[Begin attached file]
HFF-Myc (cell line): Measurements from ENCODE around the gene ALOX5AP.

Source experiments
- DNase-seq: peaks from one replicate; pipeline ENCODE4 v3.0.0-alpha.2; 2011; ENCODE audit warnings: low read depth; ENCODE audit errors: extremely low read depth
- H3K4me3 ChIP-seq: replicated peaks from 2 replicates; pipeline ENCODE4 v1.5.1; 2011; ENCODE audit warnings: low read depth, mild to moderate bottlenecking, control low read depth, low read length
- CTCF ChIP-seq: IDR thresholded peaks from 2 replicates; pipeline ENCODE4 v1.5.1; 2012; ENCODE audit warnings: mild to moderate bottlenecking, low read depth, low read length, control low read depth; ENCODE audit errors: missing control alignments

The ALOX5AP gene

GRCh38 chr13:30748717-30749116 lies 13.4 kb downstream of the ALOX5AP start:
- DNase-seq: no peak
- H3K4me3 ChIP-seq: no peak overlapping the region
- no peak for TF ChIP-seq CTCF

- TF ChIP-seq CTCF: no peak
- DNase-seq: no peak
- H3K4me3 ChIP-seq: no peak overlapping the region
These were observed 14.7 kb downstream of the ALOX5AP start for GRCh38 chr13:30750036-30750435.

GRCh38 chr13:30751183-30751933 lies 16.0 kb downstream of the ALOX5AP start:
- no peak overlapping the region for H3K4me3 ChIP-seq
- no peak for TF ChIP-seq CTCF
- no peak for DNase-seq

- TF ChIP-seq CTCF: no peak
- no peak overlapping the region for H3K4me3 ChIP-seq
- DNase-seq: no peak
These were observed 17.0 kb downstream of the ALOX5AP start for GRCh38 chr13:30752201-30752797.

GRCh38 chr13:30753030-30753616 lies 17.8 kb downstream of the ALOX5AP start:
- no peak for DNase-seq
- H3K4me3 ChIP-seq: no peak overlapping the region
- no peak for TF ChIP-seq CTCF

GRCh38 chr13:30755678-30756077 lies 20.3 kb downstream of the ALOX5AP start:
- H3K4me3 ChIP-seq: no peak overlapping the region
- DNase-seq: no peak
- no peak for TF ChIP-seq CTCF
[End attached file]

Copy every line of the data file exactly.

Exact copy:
HFF-Myc (cell line): Measurements from ENCODE around the gene ALOX5AP.

Source experiments
- DNase-seq: peaks from one replicate; pipeline ENCODE4 v3.0.0-alpha.2; 2011; ENCODE audit warnings: low read depth; ENCODE audit errors: extremely low read depth
- H3K4me3 ChIP-seq: replicated peaks from 2 replicates; pipeline ENCODE4 v1.5.1; 2011; ENCODE audit warnings: low read depth, mild to moderate bottlenecking, control low read depth, low read length
- CTCF ChIP-seq: IDR thresholded peaks from 2 replicates; pipeline ENCODE4 v1.5.1; 2012; ENCODE audit warnings: mild to moderate bottlenecking, low read depth, low read length, control low read depth; ENCODE audit errors: missing control alignments

The ALOX5AP gene

GRCh38 chr13:30748717-30749116 lies 13.4 kb downstream of the ALOX5AP start:
- DNase-seq: no peak
- H3K4me3 ChIP-seq: no peak overlapping the region
- no peak for TF ChIP-seq CTCF

- TF ChIP-seq CTCF: no peak
- DNase-seq: no peak
- H3K4me3 ChIP-seq: no peak overlapping the region
These were observed 14.7 kb downstream of the ALOX5AP start for GRCh38 chr13:30750036-30750435.

GRCh38 chr13:30751183-30751933 lies 16.0 kb downstream of the ALOX5AP start:
- no peak overlapping the region for H3K4me3 ChIP-seq
- no peak for TF ChIP-seq CTCF
- no peak for DNase-seq

- TF ChIP-seq CTCF: no peak
- no peak overlapping the region for H3K4me3 ChIP-seq
- DNase-seq: no peak
These were observed 17.0 kb downstream of the ALOX5AP start for GRCh38 chr13:30752201-30752797.

GRCh38 chr13:30753030-30753616 lies 17.8 kb downstream of the ALOX5AP start:
- no peak for DNase-seq
- H3K4me3 ChIP-seq: no peak overlapping the region
- no peak for TF ChIP-seq CTCF

GRCh38 chr13:30755678-30756077 lies 20.3 kb downstream of the ALOX5AP start:
- H3K4me3 ChIP-seq: no peak overlapping the region
- DNase-seq: no peak
- no peak for TF ChIP-seq CTCF